Global Unity: Spreading Water Awareness with Nikki Scott and Soma

No one has ever become poor by giving.

― Anne Frank, Diary of Anne Frank


With so many issues in the world, how do we find simple ways to make a difference? It can easily feel overwhelming to look deeply at the numerous challenges we’re currently facing. Fortunately, there are lots of fun, easy ways to be part of the change, which we’ll explore today with the help of two people who are well-versed in the art of reaching out: SEA Backpacker magazine founder Nikki Scott, and Soma’s Mike del Ponte.

Volunteer at home — wherever that may be

I’ve chosen to volunteer with a local grassroots organization in my town that helps Burmese women living in Thailand obtain opportunities for education. This is usually very difficult for them, as their refugee status prevents them from having many basic rights. Since I live here, it is pretty easy for me to reach out to NGOs in person.

Vote with our dollar

However, if we live in the West, how can help people struggling in other parts of the world? One answer is to take action with our dollar by spending money on ethical products made by companies that are dedicated to making a positive difference in a global context, like Soma.

Volunteering in our local communities helps others, in addition to creating a stronger sense of connection with our city. It’s also a fantastic way to meet like-minded, inspirational people, and learn about socio-political issues affecting our world.

Donate time or money while visiting new places

If we happen to be traveling or away on vacation, it’s also important to remain conscious of our environment, and the affect that our presence has on local people.

Nikki’s positive attitude resonates with her readers, who use the magazine not only as a travel diary, but also as an up-to-date resource on ethical volunteer agencies and NGOs abroad. This provides readers with a list of positive organizations to which they can donate their time or money, knowing they’ll genuinely be helping, rather than unintentionally hurting the local culture and people.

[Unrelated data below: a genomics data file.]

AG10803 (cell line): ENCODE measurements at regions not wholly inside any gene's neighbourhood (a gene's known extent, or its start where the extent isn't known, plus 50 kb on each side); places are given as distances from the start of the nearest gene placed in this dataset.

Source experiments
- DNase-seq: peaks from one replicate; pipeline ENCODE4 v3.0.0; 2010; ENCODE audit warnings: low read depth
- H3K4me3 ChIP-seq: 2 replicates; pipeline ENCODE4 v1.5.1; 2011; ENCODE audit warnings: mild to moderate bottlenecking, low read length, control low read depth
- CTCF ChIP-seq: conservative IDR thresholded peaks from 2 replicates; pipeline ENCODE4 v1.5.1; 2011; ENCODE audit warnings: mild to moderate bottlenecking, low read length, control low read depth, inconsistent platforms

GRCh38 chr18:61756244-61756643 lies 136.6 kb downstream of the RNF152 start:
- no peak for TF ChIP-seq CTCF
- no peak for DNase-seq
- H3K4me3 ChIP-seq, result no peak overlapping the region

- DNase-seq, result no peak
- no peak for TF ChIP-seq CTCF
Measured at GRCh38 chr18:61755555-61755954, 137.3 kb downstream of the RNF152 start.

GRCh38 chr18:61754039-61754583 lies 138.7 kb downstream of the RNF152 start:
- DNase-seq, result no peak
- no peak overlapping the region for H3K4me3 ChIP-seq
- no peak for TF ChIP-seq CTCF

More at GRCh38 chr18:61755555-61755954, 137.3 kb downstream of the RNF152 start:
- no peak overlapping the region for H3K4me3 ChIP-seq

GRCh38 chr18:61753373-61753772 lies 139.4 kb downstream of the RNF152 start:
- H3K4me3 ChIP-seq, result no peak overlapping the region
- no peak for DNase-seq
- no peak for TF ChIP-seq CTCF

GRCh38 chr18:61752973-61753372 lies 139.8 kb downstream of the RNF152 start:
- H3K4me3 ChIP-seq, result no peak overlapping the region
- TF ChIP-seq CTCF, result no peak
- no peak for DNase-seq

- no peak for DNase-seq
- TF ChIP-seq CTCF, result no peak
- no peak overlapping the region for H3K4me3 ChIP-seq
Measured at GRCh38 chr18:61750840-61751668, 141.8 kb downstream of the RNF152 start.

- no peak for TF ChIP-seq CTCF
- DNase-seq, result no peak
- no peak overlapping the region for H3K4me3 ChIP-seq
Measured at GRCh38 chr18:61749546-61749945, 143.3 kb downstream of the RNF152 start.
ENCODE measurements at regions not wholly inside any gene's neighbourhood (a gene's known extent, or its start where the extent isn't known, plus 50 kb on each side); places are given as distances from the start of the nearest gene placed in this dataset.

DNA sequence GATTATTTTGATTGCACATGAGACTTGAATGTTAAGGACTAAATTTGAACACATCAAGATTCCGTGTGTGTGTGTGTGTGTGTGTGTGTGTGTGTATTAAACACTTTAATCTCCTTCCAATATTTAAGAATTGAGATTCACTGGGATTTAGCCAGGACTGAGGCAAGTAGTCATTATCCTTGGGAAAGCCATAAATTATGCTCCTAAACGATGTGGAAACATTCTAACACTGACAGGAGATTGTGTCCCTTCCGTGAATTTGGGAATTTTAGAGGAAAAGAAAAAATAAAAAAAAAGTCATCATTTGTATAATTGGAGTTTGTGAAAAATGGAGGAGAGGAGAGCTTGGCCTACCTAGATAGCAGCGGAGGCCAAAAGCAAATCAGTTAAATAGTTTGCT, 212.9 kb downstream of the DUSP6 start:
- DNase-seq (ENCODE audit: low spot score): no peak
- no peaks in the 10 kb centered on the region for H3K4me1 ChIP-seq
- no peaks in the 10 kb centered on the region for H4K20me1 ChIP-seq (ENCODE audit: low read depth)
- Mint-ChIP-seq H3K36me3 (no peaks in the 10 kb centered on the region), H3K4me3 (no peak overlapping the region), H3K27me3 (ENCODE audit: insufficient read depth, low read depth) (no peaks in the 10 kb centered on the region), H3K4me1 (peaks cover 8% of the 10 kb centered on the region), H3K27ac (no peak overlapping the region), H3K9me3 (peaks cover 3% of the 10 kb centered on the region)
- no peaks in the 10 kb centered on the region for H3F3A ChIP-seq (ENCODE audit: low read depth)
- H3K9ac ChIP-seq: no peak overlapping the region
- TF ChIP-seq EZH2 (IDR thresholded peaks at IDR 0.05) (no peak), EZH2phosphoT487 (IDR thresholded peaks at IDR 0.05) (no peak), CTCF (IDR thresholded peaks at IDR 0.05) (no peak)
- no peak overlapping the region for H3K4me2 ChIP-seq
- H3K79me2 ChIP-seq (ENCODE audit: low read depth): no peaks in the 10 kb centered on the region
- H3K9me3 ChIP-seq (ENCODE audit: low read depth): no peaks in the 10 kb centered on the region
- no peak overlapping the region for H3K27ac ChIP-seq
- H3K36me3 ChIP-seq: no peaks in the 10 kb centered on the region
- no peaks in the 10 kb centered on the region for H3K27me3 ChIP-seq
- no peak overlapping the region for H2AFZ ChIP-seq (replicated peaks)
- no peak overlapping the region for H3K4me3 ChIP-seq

I spoke more about this with Nikki Scott, founder and director of the popular travel magazine, South East Asia Backpacker.

Like Soma’s Mike del Ponte, SEA Backpacker’s founder/director Nikki Scott followed her heart to realize her vision for a universal travel diary that connects travelers from near and far by way of shared experiences. Photo courtesy of Nikki Scott.

K: Soma is currently raising money to help bring safe water to three villages in Cambodia. What has been your experience with the water crisis in South East Asia?

NS: I was living in Koh Phangan, South Thailand for a while, and I do know that the Thai islands in general, due to their huge popularity among tourists, face water shortages frequently.

I couldn’t believe it one year on Koh Phangan during Songkran (the Water Festival in April) when on one hand, local businesses were telling me that they were forced to close due to lack of water, yet on the other hand, tourists were throwing buckets of water in the street to celebrate Songkran! I think there is a lack of information about the problem in many parts of South East Asia and how travelers can help (or at least not add to the problem) during their trip.

The unfortunate facts behind water festivals in Asia, like Songkran, are indicative of a larger, global problem: we want to have short-term fun now, and deal with the consequences of our actions later. We’re coming to a point where this is no longer acceptable, as more and more people go without water, and disparities between the haves and the have-nots increase daily.

Spread awareness about topics dear to our hearts